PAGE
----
4) When entering another's home, a warrior shall present his sword to the eldest woman of the house, to display that he means no harm to her, or her family. If there is no woman of the house, then the warrior will leave his sword on the inside of the home, beside the door. This only applies to personal property - inns and other establishments that allow tenants to take temporary residence do not apply to this custom.


5) When a warrior bows, he places his right fist over his heart, and bends slightly at the waist, only about 15 degrees, with his chin slightly tucked.

6) A warrior must bow when a an officer, or general enters his presence to show allegiance, unless there is already an officer or general present. Then the lesser of the two officers will bow to the higher ranking officer. A warrior will also bow to show respect whenever introducing himself.

The Warrior's Pledge

Every warrior of the Twin Rivers has sworn by a code that is as ancient as their deep seated integrity and understanding and respect of life, death, and war.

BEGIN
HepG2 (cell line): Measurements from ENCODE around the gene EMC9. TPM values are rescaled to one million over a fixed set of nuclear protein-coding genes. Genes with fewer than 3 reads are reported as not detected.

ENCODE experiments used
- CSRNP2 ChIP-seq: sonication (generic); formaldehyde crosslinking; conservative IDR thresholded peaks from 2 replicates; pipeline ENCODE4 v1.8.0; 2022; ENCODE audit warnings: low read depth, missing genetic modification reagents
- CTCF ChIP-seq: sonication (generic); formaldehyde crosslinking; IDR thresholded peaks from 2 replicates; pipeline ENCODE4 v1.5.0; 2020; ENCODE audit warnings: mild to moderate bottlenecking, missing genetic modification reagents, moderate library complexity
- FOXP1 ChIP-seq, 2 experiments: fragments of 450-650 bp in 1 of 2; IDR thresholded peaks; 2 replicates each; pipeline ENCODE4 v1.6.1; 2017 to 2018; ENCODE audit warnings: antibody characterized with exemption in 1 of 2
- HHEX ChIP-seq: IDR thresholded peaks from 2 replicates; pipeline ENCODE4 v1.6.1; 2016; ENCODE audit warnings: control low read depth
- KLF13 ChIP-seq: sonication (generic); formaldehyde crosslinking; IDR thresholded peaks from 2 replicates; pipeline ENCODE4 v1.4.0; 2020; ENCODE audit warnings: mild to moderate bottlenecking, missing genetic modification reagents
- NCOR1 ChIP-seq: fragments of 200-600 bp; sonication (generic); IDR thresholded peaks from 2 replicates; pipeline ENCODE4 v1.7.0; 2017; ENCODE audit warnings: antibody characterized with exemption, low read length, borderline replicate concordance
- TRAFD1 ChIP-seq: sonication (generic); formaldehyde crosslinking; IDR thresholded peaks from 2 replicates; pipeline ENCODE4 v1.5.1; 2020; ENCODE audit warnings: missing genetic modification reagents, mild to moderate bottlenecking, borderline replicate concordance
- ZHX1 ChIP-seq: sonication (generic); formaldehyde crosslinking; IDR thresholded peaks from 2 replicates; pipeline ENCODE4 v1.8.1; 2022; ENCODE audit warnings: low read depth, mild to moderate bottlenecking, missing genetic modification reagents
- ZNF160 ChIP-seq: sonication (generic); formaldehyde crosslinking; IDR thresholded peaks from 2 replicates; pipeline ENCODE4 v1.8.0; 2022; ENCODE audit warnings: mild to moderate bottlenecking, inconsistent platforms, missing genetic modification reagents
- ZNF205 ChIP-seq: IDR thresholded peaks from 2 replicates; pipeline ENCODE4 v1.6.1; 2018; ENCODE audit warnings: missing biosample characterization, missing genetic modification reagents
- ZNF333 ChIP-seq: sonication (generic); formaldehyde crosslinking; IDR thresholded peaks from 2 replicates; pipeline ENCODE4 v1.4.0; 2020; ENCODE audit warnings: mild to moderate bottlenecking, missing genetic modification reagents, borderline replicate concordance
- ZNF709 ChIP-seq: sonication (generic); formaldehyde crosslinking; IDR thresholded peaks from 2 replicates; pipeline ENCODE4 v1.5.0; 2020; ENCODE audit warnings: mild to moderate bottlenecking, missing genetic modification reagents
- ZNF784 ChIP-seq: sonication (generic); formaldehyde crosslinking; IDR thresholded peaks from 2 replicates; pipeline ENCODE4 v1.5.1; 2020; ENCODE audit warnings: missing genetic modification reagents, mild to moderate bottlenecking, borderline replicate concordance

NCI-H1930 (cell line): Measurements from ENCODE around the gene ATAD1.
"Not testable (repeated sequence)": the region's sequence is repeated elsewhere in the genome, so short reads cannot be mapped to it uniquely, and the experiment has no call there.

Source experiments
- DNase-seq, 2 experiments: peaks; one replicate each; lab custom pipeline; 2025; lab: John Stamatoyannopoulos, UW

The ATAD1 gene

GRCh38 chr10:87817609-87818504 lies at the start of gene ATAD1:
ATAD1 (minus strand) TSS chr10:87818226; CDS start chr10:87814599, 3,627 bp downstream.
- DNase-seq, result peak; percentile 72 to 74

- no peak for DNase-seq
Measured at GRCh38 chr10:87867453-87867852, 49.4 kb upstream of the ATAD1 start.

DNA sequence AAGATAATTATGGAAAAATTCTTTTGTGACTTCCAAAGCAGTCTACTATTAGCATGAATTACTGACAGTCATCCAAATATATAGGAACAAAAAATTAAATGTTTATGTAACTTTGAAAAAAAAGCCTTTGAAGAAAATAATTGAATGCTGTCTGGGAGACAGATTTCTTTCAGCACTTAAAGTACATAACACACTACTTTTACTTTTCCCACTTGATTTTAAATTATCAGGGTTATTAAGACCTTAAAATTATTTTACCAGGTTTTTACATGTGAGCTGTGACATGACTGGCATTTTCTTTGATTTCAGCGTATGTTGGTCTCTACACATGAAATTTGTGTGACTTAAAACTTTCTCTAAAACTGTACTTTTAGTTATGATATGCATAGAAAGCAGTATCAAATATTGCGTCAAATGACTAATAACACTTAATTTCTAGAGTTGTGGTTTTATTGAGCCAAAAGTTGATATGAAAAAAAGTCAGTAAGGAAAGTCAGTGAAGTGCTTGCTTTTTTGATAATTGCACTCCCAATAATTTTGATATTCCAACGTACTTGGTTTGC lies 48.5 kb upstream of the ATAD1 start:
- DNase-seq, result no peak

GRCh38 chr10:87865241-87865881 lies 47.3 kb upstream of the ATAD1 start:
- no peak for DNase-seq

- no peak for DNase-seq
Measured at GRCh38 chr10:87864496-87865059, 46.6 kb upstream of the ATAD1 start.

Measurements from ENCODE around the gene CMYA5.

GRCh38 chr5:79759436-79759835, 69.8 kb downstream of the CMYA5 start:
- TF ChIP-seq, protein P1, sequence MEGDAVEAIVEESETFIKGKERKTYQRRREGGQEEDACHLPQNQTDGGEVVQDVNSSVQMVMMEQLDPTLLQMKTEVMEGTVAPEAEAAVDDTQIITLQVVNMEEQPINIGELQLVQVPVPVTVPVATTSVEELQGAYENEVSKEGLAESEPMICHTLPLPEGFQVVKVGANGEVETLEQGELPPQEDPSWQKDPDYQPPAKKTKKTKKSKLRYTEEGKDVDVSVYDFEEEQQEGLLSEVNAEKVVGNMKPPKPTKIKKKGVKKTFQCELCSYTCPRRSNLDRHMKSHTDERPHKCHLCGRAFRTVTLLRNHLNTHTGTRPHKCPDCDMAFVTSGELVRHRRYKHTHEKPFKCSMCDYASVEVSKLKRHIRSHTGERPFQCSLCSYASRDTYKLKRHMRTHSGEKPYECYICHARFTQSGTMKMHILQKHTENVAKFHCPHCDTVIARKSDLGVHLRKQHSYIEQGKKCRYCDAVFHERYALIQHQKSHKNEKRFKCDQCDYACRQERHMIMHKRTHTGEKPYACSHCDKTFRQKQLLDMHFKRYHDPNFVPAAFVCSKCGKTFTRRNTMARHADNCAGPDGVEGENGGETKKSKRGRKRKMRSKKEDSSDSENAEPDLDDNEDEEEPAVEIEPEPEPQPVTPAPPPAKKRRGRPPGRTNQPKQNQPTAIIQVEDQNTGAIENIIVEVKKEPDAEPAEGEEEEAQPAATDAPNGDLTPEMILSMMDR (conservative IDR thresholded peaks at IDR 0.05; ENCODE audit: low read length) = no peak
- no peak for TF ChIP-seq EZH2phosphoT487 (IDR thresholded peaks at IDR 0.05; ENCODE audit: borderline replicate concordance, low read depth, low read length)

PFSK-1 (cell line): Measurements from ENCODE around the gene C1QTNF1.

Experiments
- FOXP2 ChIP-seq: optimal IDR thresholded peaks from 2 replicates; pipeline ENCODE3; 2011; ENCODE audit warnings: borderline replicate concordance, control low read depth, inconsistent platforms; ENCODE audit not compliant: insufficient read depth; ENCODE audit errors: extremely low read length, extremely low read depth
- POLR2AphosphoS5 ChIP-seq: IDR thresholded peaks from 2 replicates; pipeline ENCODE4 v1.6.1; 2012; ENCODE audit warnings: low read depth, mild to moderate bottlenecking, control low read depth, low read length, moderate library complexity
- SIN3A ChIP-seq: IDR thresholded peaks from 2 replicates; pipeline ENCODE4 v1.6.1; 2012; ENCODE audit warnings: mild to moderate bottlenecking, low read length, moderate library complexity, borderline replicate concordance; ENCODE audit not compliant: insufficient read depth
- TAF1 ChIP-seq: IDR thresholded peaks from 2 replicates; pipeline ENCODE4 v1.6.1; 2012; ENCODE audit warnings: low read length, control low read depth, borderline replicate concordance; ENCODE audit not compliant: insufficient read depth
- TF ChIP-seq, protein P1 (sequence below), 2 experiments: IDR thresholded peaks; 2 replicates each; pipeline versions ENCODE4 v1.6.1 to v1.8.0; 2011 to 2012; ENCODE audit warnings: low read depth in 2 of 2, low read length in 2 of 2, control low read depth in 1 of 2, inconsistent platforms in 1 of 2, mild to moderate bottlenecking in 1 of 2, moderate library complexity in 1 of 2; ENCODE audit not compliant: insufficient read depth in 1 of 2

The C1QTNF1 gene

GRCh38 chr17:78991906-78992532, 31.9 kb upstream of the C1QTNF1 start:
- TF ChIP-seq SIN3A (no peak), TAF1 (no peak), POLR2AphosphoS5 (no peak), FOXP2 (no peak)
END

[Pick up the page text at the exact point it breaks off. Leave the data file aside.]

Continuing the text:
"For as long as my body breathes with life, I will look for the opportunity to die."

This is not a defeatist attitude, as often misunderstood by outsiders. The meaning is deep seated in the warrior belief that anything worth killing for is also worth dieing for.

Warriors of the Twin Rivers search for noble causes, and seek to protect what they see as the greater good with their life. They are forever looking for what they would put their life on the line to protect.

Civil Traditions:

Shoes - Often times it is seen as rude to wear shoes in another's home. This is because you're dragging in dirt and mud and everything else you've been walking in all over someone else's house. Typically it's polite to take one's shoes off at the entrance of another's home.